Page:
Search Engine Optimisation is important to consider when creating and publishing any kind of online content—whether it’s your business website, blog or otherwise. The better your business gets at optimising your content for SEO, the more likely you are to be seen online, and the more business you’ll get to your storefront!
Is your social media falling flat? Don’t sweat it; many hours have gone into perfecting the use of this not-so-secret weapon. Facebook, Google+, Twitter, Pinterest, and Instagram strategies are outlined in detail below. Once you understand how they all work and which will suit your business best, learn how to handle them and other factors such as SEO, reviews, and more!
Facebook, Google+, & Twitter
What works: Images, videos, calls to action, industry-related content, general share-worthy content.
What doesn’t work: Lengthy content, bland content, poor business/related/share-worthy balance.
Videos and images are best used to catch the eye of social media readers, though video works a little better to hold the reader’s attention. Whether it’s redirecting consumers to your website or online store, or getting them to stop and look at an interesting piece of content titled by your business, images and videos are your anchor.
The three best ways to get traction from your readers are to:
Let’s say three people see your business posts about that 2 for 1 sale. These posts are not likely to be shared, so those same three people will see all your posts, and that’s it. Once people start liking and sharing your posts, you’ll start to see new eyes on your page. This is where industry related/general share-worthy content comes in.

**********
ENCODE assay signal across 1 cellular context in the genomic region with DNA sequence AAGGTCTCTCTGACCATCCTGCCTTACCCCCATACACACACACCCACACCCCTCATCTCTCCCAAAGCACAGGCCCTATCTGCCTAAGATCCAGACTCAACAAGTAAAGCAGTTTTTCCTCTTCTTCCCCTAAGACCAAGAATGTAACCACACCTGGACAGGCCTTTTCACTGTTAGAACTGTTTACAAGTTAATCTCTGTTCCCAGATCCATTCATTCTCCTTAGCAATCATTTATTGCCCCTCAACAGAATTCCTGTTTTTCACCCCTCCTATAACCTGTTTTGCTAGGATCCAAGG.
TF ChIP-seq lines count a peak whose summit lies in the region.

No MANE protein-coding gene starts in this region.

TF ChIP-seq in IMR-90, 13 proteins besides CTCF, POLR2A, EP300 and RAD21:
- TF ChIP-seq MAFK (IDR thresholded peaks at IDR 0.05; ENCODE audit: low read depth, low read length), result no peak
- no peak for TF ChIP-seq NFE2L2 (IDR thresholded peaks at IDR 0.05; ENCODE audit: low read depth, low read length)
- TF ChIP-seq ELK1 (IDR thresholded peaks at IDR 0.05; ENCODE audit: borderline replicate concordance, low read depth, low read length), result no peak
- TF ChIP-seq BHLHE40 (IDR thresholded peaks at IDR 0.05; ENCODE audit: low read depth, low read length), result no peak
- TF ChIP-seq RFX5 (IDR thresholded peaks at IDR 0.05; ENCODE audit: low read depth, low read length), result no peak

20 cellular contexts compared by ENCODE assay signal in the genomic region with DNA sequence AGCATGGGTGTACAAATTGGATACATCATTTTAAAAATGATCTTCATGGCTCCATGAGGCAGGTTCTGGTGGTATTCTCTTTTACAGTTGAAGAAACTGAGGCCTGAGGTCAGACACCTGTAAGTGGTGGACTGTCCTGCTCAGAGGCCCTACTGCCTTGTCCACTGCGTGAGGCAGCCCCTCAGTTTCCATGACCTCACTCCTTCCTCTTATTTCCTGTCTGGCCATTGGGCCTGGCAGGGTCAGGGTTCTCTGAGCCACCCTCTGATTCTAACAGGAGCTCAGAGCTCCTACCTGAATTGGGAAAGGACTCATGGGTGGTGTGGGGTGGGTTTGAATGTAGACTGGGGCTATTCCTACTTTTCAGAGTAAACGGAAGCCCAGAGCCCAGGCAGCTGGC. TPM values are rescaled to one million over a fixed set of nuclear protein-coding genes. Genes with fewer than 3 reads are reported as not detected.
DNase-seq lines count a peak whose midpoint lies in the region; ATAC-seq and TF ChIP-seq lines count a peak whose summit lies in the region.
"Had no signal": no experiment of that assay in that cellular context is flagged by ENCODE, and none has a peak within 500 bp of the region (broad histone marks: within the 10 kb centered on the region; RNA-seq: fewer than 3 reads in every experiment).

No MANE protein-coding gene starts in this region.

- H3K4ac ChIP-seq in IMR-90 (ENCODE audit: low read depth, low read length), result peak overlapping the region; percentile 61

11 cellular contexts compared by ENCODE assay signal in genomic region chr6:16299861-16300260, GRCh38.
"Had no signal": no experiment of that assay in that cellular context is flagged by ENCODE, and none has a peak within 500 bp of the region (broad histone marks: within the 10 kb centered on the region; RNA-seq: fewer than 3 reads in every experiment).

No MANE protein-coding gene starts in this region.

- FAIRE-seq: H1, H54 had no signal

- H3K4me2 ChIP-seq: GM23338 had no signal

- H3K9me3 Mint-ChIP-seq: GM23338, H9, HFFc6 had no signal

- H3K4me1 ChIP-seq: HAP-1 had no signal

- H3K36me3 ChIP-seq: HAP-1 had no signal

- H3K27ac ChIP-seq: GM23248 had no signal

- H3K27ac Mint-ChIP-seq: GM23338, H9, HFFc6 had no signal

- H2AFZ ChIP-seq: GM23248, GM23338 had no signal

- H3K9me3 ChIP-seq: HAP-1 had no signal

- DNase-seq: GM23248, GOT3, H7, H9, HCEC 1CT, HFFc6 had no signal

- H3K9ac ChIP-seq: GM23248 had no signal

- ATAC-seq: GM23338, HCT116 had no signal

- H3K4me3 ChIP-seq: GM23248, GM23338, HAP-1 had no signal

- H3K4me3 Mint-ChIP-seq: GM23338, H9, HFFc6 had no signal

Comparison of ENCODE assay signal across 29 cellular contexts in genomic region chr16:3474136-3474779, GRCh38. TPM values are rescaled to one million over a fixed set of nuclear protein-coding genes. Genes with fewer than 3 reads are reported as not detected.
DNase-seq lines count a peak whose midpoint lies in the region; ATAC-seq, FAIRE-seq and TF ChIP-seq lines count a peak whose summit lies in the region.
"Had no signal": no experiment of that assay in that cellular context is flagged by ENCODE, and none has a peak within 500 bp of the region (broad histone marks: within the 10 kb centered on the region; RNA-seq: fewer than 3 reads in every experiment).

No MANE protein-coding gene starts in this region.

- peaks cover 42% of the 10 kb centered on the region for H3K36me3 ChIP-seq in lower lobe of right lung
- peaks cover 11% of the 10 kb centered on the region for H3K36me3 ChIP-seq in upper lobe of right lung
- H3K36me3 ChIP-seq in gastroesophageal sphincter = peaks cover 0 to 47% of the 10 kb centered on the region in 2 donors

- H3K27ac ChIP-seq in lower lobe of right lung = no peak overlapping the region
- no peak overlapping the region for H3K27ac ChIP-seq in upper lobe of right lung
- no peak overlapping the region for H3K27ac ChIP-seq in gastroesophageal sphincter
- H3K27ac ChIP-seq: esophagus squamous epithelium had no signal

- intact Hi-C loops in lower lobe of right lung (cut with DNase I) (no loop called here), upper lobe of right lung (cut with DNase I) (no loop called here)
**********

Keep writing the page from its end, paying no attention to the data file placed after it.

If you’re a physical therapist, for example, get your readers excited to see and share those workout tips and you’ll have a better chance that someone who needs physical therapy will come across them. Having a good mix of these types of posts is extremely important.
Once you’ve gained the attention of your readers with a photo or video, a call to action is a great way to guide them to their next step.
“Do you like these home renovation ideas? Let’s get started with yours!”
As seen in this above example, calls to action can be used for almost every type of post. Tell your reader to check out your website for a business related post, or tell them to read the article or video you’re sharing. Though industry-related or share-worthy content may not lead your reader straight to your website, the posts are more likely to gain likes and shares.
Packaged in with the importance of shared content is the name of your business. Every time your post is shared, someone new has the chance to see you. That’s brand-recognition, baby! When the time comes for that person to need a lawyer, they’ll remember the interesting law posts you shared and seek out the name they remember seeing or hearing about.